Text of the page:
Josh Kilbane and his wife, Kirsty, are joined by daughters Sasha, left, and Esme as chicks arrive in the spring. The couple owns and operates Yampa Valley Farms in North Routt County.

Photo by John F. Russell

Josh Kilbane and his wife, Kirsty, are joined by daughters Sasha, left, and Esme as chicks arrive in the spring. The couple owns and operates Yampa Valley Farms in North Routt County.

Steamboat Living: Quick Hits — Bringing home the home-raised bacon

Yampa Valley Farms brings sustainable farming to Steamboat Springs

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Chick Care: Esme holding a chick that arrived fresh from the post office.

Josh Kilbane finally is letting some grass grow under his feet. After decades researching sustainable farming all over the Americas, he’s putting down roots and bringing his expertise, in the form of Yampa Valley Farms, to Steamboat Springs.

Raised on a ranch in Montrose, Kilbane spent his childhood watching his father work the land, gaining an insider’s education to sustainable farming. “Understanding natures’ cycles is not something you learn from a textbook,” he maintains.

Later, between stints as a hunting and fishing guide, he worked on various farms, hitchhiking his way across the U.S. and into Canada and Mexico. In 2010, a river restoration project outside Milner brought Kilbane and his wife, Kirsty, to Steamboat. In exchange for an agricultural exemption, he was given permission to experiment with sustainable farming. “Within a year, we’d created incredibly fertile soil, and I had 2,500 chickens, 40 hogs plus highland cow,” he says. As well as grazing on natural grass, his animals are given a meticulously researched blend of mineral rich Icelandic kelp, brewers yeast, probiotics, sea salt, high-quality meat and bone meal mixed at a granary in Craig. “Diet and environment are the fundamental factors behind rearing a disease-free and flavourful product,” he says.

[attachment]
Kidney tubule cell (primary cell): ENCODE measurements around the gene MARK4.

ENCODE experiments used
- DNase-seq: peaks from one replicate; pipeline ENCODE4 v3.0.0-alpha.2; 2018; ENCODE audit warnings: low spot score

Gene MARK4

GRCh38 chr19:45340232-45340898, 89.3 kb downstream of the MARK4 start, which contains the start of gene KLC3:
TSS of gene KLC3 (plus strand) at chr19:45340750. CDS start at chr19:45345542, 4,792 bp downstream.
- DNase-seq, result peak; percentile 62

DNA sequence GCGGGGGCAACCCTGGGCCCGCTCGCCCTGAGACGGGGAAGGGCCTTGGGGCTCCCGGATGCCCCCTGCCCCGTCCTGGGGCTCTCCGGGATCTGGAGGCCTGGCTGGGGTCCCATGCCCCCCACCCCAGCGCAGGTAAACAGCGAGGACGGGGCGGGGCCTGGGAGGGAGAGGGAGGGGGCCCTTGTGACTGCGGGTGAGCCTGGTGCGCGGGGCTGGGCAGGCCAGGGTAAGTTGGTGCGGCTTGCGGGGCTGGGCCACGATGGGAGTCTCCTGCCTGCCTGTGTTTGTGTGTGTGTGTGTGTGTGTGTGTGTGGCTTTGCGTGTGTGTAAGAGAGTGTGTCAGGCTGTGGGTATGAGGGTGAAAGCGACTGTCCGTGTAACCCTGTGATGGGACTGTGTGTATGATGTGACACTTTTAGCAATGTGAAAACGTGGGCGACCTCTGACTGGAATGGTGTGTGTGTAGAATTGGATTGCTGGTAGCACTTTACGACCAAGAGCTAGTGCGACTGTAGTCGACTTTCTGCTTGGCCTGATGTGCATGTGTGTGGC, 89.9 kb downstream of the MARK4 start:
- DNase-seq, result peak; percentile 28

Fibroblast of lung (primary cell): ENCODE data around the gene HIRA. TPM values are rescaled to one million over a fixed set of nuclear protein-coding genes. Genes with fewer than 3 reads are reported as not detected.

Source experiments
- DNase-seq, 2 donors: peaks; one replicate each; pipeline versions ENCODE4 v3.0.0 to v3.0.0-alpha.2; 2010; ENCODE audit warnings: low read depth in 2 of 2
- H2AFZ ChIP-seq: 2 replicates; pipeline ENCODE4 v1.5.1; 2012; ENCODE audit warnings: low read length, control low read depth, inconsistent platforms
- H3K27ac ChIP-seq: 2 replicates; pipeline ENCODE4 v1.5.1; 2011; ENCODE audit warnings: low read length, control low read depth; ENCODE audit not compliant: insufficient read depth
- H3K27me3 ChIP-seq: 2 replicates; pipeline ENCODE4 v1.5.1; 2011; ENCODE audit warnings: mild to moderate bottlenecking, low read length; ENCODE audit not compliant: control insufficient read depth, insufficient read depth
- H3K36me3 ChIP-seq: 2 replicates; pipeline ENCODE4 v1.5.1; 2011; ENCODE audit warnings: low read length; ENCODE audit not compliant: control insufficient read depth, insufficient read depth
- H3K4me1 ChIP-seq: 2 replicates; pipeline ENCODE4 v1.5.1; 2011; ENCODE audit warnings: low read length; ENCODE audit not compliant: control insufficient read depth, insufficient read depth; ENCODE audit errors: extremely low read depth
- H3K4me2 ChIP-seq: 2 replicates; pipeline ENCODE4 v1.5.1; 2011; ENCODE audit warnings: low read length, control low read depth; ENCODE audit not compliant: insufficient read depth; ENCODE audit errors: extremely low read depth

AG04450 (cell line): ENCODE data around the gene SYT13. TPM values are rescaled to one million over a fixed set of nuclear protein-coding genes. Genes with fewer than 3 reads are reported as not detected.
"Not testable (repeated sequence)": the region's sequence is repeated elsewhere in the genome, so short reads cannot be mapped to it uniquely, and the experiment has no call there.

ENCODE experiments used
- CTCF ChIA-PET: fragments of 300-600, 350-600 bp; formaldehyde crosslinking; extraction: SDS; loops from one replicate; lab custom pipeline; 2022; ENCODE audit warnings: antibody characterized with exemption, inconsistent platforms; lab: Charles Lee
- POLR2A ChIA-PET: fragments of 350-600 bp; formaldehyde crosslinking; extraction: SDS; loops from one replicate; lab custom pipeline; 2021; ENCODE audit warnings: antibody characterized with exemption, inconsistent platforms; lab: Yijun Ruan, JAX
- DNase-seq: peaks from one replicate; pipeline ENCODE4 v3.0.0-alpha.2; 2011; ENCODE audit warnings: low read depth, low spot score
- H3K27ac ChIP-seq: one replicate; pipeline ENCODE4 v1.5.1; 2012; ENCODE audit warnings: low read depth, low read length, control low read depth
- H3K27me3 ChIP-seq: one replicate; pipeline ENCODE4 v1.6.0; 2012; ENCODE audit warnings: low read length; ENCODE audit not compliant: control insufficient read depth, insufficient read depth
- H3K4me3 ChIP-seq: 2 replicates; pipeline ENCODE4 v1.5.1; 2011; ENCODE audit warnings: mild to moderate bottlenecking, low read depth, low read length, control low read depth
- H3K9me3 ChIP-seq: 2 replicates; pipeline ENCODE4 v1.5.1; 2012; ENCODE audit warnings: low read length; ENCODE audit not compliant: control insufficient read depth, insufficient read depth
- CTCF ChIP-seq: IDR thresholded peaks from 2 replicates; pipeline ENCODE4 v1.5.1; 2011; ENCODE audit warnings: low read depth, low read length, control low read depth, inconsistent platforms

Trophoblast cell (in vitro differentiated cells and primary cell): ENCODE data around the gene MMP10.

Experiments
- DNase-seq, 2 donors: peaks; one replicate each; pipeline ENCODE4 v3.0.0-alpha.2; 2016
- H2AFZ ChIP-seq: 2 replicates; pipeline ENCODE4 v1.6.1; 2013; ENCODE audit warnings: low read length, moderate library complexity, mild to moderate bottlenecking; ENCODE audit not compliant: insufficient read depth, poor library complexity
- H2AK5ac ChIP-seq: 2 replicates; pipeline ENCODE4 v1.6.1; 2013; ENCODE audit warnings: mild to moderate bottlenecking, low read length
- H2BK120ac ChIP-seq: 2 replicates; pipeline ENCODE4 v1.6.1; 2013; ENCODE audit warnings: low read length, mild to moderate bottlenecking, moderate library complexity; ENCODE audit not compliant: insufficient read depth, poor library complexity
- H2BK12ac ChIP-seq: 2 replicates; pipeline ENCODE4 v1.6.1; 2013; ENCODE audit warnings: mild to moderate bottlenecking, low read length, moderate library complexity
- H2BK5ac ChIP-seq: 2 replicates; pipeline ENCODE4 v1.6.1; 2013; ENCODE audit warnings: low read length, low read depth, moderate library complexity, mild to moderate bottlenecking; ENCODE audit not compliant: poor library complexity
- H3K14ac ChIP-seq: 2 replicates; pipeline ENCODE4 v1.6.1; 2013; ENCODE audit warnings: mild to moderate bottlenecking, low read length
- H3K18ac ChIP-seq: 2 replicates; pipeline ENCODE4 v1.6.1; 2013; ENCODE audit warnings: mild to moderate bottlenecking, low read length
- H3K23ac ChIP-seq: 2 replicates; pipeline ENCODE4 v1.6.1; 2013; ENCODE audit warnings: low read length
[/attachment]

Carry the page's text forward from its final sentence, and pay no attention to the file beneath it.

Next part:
Realizing the demand for locally raised produce, they expanded and moved their operation after an August 2012 meeting with Bob and Laura Hill, owners of 1,300 acres in the Elk River Valley. “I had the concept and knowledge, but not the land,” Kilbane says. Since 1981, the Hills have been accumulating land by the headwaters of Deep Creek, while exploring economically viable options. When Kilbane outlined his vision, they formed a partnership, and Yampa Valley Farms moved into its new home in December.

Unfazed by accessibility issues, cold winters, droughts and predators, Kilbane spent this past winter increasing his breeding stock, driving as much as 10,000 miles per month. (Luckily, his Rhode Island Red Chickens for laying and Freedom Ranger birds arrive via the downtown post office. “Hatching chicks aren’t your every day delivery,” he says.)

Word of mouth and the Yampa Valley Co-op are his primary sources of business, but he’s also gaining a following with local restaurants, working with Creekside Cafe & Grill and Sweet Pea (try its smoked ham hocks and fresh pork sides). “We pride ourselves on using as much local produce as possible,” says Creekside co-owner Kelly Landers, touting its newest offering, the Local Yolk’l: all Yampa Valley-raised produce served with homemade Creekside bread. “Thanks to Yampa Valley Farms, we also now have homemade chorizo on the menu.”

On June 15, local chefs at the Savor Steamboat cook-off used 600 pounds of his pastured heritage pork shoulder. “It was a great chance to show people the quality of our meat,” Kilbane says, adding that keeping prices affordable is paramount. “We’re not catering only to the elite.”

While he’s unable to do all processing in-house because of federal regulations, Kilbane hopes that will change. “Standards are the same whether you’re processing one animal or 700,” he says, adding that this summer a chicken plant will be the farm’s first step into processing. By the end of 2013, he plans to have 200 hogs, 75 cows and 4,000 chickens.

Keeping all these balls in the air — as well as raising daughters Esme, 3, and Sasha, 1 — makes for a busy lifestyle, but it’s one he wouldn’t trade for the world. And the way his food is being embraced, things are likely to only get busier. “One of the biggest challenges is growing fast enough to meet demand,” he says.

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